DOJ files civil lawsuit against Edward Snowden about new memoir

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The Ministry of justice filed a civil lawsuit Tuesday against the former National Security Agency contractor Edward Snowden for the violation of his secrecy agreements with the CIA and the NSA by writing a new book about his leaks.

Snowden’s memoir, “Permanent Record” hits bookshelves Tuesday. Snowden, who famously leaked classified documents about government surveillance, it has avoided the pursuit of a life in Russia.


“Edward Snowden has an obligation, which he took to the United States when he signed the agreements as part of its activities of the CIA and NSA contractor,” said Assistant Attorney General Jody Hunt of the Department of Justice’s Civil Division.

The filing claims that Snowden against his non-disclosure agreements, by the absence of his manuscript to the agencies for pre-publication review is a standard process for former employees and contractors of the agencies.

The DOJ should ensure that there are no funds to Snowden, or in its direction, and the court will resolve the United States ” claims. The immediate consequence could be that the freezing of the book revenue.

“Intelligence information should profit to the protection of our nation, not personal,” said Zachary G. Terwilliger, U.S. attorney for the Eastern district of Virginia. “This lawsuit will ensure that Edward Snowden does not receive any financial benefit from the breach of the trust placed in him.”

This case was filed in the Eastern district of Virginia, and is separate from the criminal case against Snowden for allegedly disclosing classified information.

Attorney General Bill Barr approved the lawsuit, according to a source familiar with the situation.

In this Feb. 14, 2015, file photo Edward Snowden in a live video feed broadcast from Moscow at an event sponsored by the ACLU Hawaii in Honolulu appears. Snowden has written a memoir, tells his life story in detail for the first time and explained why he chose to risk his freedom, perhaps the most famous whistleblower of all time. (AP Photo/Marco Garcia, file)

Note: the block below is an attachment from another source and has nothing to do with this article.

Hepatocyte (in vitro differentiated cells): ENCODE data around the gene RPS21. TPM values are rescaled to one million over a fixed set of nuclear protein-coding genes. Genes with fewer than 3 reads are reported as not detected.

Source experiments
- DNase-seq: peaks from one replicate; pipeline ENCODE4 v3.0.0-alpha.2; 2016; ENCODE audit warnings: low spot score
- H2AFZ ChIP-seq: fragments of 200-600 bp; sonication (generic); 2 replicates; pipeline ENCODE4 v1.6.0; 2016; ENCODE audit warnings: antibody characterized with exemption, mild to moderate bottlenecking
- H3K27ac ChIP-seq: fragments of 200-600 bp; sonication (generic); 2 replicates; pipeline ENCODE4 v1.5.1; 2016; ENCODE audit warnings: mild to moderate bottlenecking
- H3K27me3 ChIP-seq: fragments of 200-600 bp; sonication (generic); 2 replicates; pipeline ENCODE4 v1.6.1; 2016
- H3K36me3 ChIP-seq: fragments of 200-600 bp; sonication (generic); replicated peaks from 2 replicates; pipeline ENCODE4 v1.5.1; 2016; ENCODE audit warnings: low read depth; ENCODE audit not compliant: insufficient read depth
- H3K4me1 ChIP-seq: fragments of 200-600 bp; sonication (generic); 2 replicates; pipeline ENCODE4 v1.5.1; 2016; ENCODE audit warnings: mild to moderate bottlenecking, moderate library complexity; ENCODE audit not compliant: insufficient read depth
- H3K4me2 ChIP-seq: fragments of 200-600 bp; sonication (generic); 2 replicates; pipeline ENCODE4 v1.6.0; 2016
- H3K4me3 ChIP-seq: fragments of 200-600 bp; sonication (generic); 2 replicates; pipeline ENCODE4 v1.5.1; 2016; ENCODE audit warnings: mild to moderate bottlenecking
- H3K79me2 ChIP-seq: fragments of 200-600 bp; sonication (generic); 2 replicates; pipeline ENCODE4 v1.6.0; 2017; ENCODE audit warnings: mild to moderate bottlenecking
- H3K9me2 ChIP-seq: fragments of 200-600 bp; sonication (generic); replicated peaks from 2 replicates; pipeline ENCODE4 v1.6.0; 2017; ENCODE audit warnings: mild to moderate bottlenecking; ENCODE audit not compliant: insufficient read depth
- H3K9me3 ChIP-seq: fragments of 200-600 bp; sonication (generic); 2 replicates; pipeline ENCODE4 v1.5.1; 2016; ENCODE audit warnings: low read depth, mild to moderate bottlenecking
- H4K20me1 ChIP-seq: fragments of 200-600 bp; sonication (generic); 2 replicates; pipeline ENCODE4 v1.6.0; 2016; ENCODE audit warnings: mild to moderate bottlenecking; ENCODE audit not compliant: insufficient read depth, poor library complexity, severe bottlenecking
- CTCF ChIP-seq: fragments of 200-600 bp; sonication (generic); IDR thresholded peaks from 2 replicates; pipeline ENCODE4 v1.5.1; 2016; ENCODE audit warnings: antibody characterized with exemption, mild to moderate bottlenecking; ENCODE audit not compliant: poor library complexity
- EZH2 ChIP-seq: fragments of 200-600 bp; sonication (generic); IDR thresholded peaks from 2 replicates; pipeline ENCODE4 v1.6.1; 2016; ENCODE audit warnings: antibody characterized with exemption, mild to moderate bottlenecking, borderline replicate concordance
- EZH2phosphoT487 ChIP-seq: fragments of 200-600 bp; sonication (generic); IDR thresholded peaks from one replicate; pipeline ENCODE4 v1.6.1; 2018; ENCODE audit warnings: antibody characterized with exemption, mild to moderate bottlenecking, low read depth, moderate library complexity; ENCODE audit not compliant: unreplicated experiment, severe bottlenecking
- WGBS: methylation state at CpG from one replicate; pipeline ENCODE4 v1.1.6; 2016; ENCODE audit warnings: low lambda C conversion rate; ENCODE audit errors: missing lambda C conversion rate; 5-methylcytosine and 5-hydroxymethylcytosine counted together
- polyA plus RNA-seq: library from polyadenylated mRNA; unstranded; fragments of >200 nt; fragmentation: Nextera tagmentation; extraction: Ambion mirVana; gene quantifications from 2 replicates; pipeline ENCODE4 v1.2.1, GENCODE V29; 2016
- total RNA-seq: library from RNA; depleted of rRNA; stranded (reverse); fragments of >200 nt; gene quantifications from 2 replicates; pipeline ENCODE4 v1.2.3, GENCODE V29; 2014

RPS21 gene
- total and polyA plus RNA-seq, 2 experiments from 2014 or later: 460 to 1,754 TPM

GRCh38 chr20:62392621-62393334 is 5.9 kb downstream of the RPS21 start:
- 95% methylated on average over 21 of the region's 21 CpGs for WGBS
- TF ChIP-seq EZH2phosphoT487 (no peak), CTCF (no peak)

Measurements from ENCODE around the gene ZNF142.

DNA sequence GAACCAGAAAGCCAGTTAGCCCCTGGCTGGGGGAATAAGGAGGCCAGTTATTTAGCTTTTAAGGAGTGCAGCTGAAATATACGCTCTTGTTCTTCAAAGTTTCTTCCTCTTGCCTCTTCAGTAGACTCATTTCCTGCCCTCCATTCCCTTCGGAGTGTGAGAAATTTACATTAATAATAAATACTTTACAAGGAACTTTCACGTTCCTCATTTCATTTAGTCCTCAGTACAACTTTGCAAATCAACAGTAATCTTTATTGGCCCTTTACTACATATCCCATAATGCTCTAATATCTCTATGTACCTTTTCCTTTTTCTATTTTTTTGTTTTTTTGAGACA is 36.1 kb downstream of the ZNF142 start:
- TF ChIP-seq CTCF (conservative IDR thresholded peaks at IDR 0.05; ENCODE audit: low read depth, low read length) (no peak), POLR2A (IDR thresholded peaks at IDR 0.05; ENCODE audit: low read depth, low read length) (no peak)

S Snowden ‘ memoir tells to explain his life story in detail for the first time, why he chose to risk his freedom, perhaps the most famous whistleblower of all time.

Snowden writes in the book that led to his seven years working for the NSA and the CIA him to the conclusion that the U.S. intelligence community “hacked” in the Constitution,” and every freedom is in danger, and he had no other choice than to journalists, to reveal it to the world.

“I realized that I was crazy to have imagined that the Supreme Court or the Congress, or the President Obama, would the removal of his government of President George W. Bush to ever hold the IC is legally responsible for everything,” he writes.

His decision, of obscure IC-wonk, to a whistleblower in 2013 sparked a national debate about the extent of state surveillance by the secret services desperate to avoid a repeat of the Sept. 11 attacks. Intelligence officers, to conduct annual assessments of the damage caused by Snowden’s classified say disclosures that the documents leaked to the public, for years to come.

In the midst of the publication of his book, Snowden this week, French President Emmanuel Macron urged to grant him asylum.


But in an interview Monday on “CBS This Morning,” Snowden said, he would like to return to the United States one day, if he should get a fair trial.

“That is the ultimate goal, but to spend if I’m going the rest of my life in the prison, then, bottom line my demand that we all agree on, is that I can at least get a fair trial,” Snowden said.

The Associated Press contributed to this report.

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